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Re: Climbing Mount Jade to cost foreigners NT$700, but locals just NT$220

Postby Pingdong » 01 Jun 2012, 22:32

adding toroko to the highway system would be easy enough and the system is already changing this year....no need to tolls, just go alone with what they are doing.

when Steve and I began this all non-citizens were to be charged the higher rate and we argued that this was not right because ARC holding foreigners pay taxes. This shows the policy was ill-thought out at the beginning, but also that it can change.


nice job, kudos to you guys.
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Re: Climbing Mount Jade to cost foreigners NT$700, but locals just NT$220

Postby Mucha Man » 01 Jun 2012, 22:52

Pingdong wrote:adding toroko to the highway system would be easy enough and the system is already changing this year....no need to tolls, just go alone with what they are doing.


What changes?

Just like to add that Richard Saunders' campaign is doing well and the reply he got yesterday concluded that the authorities are actually considering how this new policy will make Taiwan look abroad. So they are starting to think of the policy in broader terms and not simply as a tiny revenue generator. The squeaky boot gets the mink oil.
“Everywhere else in the world is also really old” said Prof. Liu, a renowned historian at Beijing University. “We always learn that China has 5000 years of cultural heritage, and that therefore we are very special. It appears that other places also have some of this heritage stuff. And are also old. Like, really old.”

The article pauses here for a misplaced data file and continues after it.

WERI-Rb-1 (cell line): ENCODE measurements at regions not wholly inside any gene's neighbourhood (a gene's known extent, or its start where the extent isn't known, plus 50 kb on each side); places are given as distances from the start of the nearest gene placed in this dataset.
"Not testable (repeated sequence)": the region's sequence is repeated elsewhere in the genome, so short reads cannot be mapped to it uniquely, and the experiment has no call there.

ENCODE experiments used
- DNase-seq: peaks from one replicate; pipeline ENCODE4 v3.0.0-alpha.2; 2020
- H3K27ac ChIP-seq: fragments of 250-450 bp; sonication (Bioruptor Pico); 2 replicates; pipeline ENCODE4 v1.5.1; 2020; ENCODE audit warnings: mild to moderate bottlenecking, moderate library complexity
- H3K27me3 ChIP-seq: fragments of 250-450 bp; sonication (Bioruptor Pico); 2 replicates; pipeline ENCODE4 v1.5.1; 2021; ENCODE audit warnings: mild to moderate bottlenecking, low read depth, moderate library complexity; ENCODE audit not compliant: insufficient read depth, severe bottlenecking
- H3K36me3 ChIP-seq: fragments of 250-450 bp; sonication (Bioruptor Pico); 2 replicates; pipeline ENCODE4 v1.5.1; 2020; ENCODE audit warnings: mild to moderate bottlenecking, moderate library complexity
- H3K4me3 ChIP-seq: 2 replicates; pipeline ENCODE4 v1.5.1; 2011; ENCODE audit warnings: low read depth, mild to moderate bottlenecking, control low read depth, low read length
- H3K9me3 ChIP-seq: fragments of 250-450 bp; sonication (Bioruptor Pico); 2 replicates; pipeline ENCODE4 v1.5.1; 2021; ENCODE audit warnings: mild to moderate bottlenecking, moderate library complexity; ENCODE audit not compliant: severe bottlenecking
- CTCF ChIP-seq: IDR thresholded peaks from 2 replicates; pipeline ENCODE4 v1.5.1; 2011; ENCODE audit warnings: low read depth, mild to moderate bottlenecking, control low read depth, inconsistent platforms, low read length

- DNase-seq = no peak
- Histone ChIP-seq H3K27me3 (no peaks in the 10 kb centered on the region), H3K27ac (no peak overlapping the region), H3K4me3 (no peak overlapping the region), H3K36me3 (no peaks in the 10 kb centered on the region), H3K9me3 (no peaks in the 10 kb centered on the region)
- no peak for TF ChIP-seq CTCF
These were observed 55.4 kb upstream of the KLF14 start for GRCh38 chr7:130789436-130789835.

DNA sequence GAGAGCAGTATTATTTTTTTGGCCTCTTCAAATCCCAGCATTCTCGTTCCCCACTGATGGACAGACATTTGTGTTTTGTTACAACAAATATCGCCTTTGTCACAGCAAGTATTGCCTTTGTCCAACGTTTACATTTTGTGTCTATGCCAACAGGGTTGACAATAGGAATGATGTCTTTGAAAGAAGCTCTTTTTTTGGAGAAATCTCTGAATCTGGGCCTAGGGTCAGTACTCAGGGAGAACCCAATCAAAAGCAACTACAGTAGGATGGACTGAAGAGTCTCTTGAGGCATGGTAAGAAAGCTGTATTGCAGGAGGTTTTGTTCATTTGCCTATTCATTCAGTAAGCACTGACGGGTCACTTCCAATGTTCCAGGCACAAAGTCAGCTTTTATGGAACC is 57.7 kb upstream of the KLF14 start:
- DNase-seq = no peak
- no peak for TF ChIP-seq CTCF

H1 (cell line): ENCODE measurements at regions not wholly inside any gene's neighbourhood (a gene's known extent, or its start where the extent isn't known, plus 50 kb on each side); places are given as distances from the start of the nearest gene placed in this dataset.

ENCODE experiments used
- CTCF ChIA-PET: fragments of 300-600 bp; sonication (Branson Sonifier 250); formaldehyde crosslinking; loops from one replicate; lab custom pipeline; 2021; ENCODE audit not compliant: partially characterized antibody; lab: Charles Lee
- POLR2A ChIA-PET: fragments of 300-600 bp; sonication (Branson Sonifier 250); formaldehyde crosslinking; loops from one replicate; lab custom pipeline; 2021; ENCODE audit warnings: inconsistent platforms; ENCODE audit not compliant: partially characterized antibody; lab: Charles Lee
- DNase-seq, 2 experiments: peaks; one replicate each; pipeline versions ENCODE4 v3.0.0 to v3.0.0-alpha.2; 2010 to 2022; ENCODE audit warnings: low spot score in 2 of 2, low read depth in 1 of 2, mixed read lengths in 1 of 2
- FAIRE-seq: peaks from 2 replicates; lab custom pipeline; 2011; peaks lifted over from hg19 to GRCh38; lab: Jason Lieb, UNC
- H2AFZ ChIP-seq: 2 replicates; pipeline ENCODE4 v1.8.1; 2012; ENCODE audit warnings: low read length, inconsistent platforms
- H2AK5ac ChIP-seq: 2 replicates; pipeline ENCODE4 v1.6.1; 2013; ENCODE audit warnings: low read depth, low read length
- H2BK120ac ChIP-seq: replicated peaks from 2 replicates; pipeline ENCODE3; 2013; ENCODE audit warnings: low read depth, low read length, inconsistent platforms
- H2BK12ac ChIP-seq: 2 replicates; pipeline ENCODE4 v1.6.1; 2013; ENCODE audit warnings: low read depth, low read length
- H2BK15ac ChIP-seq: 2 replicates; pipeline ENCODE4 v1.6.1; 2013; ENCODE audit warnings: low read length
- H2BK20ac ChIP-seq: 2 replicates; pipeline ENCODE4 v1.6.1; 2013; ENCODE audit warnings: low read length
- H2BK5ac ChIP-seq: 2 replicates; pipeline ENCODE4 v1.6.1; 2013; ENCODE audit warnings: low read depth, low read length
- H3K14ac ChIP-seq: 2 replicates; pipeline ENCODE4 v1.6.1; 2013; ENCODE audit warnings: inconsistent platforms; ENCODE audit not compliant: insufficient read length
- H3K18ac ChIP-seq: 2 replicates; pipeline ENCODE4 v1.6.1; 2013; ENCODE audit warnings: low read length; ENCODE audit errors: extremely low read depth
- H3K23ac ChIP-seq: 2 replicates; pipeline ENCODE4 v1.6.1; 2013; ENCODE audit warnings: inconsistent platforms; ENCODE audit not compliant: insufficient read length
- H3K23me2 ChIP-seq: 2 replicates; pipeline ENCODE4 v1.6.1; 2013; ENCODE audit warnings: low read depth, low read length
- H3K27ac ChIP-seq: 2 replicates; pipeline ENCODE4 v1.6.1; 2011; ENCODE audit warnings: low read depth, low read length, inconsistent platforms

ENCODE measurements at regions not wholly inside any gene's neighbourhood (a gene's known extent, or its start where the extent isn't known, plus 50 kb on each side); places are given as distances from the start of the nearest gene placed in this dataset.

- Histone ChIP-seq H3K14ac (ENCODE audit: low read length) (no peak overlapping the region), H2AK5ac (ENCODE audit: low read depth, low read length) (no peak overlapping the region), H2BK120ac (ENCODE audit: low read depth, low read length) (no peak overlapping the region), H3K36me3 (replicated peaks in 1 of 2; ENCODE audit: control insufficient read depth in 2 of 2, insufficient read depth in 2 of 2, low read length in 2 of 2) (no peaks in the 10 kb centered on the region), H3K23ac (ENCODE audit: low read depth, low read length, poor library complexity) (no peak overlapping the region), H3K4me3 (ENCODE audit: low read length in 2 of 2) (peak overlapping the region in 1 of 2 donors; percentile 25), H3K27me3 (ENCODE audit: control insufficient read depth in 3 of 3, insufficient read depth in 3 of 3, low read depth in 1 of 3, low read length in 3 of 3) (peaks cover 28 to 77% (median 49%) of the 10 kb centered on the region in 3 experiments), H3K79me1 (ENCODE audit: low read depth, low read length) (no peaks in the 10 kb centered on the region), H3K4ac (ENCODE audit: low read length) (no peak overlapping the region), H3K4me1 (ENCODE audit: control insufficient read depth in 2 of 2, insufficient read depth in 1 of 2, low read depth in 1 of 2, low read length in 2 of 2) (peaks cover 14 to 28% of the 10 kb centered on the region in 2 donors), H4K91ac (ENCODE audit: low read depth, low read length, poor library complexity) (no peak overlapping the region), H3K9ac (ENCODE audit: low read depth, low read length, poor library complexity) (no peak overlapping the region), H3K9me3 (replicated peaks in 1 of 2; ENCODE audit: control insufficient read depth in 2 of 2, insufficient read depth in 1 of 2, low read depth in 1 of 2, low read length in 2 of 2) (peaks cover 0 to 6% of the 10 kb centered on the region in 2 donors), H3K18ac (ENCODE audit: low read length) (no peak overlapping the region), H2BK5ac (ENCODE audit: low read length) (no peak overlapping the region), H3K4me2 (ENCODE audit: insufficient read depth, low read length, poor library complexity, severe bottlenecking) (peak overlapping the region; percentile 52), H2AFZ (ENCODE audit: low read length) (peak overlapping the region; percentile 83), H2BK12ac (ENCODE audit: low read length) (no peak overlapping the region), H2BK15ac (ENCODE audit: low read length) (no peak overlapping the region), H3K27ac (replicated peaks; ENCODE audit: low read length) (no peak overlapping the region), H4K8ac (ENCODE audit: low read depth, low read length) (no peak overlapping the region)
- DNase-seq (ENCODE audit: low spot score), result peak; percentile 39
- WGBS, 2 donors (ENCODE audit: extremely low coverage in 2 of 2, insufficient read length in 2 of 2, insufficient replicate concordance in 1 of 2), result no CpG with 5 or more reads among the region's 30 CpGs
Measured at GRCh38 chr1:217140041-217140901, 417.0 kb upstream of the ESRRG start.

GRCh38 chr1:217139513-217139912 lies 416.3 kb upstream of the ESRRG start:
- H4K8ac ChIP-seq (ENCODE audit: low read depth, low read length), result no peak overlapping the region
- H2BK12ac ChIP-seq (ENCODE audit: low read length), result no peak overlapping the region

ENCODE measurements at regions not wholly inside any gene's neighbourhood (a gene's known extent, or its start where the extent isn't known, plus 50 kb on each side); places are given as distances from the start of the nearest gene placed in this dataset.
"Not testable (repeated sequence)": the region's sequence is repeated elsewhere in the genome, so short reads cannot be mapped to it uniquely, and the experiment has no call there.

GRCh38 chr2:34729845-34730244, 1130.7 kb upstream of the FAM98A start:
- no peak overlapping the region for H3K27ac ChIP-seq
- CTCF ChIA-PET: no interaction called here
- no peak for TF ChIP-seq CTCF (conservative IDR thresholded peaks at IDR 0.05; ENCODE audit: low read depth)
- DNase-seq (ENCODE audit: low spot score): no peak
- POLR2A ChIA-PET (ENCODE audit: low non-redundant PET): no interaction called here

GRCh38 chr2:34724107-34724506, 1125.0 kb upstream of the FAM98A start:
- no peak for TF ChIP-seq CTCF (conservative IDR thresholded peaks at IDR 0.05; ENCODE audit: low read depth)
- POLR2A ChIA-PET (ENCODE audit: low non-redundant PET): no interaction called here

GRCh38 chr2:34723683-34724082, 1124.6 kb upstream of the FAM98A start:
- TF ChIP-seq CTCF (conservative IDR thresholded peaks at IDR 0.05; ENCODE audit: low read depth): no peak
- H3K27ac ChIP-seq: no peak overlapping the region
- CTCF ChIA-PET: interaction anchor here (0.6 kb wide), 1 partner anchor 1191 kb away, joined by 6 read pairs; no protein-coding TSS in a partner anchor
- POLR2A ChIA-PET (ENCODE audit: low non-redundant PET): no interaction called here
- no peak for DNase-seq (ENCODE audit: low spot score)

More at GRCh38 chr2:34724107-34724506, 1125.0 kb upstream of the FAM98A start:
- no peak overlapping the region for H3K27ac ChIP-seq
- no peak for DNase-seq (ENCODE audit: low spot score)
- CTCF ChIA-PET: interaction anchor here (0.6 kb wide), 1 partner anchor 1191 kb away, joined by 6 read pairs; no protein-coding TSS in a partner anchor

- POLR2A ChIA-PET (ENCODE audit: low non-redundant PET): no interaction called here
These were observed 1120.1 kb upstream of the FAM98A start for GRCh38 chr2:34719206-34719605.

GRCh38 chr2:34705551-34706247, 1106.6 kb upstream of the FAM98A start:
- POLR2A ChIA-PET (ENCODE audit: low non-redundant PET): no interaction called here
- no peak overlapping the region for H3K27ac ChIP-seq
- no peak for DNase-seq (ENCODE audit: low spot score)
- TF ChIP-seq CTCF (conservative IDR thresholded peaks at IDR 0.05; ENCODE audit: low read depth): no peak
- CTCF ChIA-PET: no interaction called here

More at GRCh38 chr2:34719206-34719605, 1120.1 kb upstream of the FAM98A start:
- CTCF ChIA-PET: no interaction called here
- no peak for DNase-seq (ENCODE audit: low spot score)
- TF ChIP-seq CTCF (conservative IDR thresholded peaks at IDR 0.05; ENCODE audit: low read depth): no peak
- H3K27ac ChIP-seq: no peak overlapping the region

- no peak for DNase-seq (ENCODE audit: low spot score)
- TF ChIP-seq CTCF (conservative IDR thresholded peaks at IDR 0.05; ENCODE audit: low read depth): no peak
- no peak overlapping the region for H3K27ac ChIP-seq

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Re: Climbing Mount Jade to cost foreigners NT$700, but locals just NT$220

Postby StevenCrook » 06 Jun 2012, 08:53

The editor of ACTION ASIA magazine, a Hong Kong-based English-language travel/scuba/hiking/triathlon publication, has just told me they will have a short piece on Yushan's pricing policy in their next issue. The magazine's website: http://www.actionasia.com/actionasia/index.jsp
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KEEPING UP WITH THE WAR GOD (2nd ed, Kindle only)
DOS AND DON'TS IN TAIWAN (Kindle edition)
TAIWAN FOR CULTURE VULTURES
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Re: Climbing Mount Jade to cost foreigners NT$700, but locals just NT$220

Postby Pingdong » 07 Jun 2012, 04:57

What changes?


teh highways are removing toll booths and having that thing installed in all cars...surely you have seen it. with that kind of system they could easily, and efficiently, add any road they choose.